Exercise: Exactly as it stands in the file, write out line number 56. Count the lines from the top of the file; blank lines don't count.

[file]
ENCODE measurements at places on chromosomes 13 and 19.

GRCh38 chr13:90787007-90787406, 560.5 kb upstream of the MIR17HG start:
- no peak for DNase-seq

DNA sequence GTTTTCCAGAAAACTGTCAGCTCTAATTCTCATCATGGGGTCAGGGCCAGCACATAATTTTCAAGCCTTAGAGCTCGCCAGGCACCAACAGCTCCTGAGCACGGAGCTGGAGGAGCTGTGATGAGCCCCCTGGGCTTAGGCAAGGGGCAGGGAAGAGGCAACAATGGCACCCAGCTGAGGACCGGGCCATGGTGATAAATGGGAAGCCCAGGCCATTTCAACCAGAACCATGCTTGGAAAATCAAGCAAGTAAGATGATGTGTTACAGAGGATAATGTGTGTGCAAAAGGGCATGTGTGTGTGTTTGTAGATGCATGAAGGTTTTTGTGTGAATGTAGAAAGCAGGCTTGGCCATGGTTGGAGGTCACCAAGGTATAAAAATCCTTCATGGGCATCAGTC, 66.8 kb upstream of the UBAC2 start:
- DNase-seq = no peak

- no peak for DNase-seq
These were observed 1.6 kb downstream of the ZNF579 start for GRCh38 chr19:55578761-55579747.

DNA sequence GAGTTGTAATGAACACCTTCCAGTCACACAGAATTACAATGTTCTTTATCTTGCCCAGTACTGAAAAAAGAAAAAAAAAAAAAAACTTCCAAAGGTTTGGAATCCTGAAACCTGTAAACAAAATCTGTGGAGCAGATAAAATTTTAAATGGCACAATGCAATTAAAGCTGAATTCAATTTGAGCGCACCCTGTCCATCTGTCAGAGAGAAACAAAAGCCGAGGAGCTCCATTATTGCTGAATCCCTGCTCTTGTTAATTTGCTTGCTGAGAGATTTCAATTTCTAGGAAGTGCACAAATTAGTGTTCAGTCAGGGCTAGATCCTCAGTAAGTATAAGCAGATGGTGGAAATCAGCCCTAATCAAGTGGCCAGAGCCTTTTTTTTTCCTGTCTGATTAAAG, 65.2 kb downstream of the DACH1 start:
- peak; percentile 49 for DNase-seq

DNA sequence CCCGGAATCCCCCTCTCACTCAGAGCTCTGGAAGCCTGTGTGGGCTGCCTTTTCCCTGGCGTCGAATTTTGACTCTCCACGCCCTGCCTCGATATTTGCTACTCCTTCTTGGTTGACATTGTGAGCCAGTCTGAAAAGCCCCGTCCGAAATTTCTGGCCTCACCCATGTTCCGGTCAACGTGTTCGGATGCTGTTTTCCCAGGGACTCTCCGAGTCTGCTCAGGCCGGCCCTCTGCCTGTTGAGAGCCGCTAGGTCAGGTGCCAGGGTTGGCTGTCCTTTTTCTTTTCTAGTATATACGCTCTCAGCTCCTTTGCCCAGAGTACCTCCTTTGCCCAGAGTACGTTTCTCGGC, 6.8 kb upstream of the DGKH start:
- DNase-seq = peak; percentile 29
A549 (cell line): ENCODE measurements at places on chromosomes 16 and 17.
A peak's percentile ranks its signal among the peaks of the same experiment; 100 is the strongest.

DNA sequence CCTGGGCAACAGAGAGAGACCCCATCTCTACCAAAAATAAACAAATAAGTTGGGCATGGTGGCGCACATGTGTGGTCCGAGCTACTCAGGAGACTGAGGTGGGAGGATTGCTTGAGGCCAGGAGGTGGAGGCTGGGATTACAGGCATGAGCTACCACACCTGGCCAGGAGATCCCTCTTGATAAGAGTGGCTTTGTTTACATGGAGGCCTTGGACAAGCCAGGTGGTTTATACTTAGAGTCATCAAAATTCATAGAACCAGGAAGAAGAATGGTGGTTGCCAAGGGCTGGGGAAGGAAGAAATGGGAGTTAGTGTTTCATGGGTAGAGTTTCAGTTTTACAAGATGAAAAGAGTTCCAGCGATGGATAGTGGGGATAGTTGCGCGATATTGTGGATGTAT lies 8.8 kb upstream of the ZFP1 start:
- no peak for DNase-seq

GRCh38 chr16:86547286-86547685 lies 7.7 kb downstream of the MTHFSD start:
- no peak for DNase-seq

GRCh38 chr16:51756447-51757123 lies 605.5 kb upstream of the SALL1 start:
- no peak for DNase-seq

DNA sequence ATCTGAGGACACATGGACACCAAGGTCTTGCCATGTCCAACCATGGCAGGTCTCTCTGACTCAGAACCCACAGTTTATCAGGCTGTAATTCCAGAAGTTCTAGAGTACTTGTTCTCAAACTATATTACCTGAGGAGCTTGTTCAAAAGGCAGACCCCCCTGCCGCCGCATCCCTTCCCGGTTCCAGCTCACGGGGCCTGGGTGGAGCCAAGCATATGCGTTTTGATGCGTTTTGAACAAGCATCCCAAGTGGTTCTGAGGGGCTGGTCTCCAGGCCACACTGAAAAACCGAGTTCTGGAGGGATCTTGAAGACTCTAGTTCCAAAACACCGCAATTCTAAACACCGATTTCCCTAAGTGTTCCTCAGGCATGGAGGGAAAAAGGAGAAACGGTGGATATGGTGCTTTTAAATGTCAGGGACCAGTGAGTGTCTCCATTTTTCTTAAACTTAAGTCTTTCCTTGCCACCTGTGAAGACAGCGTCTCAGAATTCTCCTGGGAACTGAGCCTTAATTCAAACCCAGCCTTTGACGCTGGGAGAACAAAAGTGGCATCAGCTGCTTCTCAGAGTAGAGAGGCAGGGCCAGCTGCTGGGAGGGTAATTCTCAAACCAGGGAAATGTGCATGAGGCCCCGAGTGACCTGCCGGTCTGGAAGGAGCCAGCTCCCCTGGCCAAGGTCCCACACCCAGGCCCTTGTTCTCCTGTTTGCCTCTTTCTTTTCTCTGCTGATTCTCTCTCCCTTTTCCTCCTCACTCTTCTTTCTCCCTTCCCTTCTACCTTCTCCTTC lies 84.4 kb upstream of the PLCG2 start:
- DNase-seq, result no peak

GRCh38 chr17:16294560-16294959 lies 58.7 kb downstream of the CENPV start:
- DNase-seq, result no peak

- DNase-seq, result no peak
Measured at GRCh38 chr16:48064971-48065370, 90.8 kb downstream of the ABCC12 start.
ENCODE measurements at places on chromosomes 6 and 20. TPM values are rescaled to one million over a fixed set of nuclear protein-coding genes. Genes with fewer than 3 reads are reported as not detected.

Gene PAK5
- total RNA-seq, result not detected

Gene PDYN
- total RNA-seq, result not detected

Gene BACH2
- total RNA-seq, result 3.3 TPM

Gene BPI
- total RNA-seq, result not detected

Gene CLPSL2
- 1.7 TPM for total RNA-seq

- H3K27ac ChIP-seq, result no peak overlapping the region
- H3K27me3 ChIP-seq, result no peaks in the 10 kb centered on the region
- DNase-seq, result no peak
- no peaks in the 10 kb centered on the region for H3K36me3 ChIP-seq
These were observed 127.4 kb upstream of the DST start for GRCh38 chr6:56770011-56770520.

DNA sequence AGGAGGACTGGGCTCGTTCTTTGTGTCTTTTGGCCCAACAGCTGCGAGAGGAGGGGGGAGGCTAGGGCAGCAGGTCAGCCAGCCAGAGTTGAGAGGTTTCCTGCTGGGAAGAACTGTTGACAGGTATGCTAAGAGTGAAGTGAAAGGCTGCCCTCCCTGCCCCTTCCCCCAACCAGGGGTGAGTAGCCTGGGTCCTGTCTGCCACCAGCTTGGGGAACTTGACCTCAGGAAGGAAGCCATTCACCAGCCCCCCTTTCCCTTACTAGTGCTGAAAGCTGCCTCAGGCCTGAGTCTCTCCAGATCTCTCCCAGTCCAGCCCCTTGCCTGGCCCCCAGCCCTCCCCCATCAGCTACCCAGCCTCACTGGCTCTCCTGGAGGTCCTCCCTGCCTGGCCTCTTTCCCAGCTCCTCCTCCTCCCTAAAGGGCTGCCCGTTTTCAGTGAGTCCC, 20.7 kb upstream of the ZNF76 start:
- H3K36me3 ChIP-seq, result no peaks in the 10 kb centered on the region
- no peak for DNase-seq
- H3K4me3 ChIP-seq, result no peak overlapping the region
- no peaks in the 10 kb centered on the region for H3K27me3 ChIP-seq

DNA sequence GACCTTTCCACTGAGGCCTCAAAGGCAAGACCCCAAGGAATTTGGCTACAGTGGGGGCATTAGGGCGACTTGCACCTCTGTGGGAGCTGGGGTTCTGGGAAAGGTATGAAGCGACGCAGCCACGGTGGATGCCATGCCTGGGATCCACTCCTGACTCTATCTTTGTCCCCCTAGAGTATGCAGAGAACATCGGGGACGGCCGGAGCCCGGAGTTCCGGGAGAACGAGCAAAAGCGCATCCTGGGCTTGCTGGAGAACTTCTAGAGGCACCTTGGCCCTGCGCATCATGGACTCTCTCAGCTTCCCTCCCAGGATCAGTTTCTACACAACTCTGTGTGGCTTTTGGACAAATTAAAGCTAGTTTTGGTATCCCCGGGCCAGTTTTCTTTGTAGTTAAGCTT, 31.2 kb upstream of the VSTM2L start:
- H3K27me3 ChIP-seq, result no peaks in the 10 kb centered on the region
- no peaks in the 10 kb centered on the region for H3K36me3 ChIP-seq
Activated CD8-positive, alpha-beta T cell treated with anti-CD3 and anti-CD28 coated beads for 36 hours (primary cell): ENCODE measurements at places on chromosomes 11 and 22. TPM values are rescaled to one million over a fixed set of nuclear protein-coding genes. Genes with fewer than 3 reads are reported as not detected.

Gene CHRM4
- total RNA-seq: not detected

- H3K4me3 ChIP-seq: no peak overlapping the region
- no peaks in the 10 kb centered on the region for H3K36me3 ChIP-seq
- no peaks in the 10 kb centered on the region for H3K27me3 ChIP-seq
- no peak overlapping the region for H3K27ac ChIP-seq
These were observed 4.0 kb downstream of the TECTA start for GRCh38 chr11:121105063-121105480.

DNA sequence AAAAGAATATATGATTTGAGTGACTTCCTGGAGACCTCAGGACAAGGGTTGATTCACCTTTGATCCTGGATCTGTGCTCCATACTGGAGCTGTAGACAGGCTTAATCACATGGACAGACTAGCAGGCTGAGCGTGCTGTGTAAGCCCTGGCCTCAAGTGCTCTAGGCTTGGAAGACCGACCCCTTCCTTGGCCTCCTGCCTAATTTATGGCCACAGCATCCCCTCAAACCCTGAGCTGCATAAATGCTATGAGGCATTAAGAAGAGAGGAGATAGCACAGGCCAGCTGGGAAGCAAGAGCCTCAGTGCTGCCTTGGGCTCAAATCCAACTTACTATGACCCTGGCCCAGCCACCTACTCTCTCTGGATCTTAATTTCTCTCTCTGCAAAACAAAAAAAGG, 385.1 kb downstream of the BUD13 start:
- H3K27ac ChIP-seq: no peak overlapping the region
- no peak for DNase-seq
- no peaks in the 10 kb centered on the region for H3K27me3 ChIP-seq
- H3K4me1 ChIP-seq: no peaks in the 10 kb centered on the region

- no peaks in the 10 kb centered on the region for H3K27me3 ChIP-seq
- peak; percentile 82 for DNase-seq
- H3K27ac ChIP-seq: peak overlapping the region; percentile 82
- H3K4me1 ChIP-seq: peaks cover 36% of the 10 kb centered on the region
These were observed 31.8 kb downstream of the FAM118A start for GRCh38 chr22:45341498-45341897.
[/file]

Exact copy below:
- no peak overlapping the region for H3K27ac ChIP-seq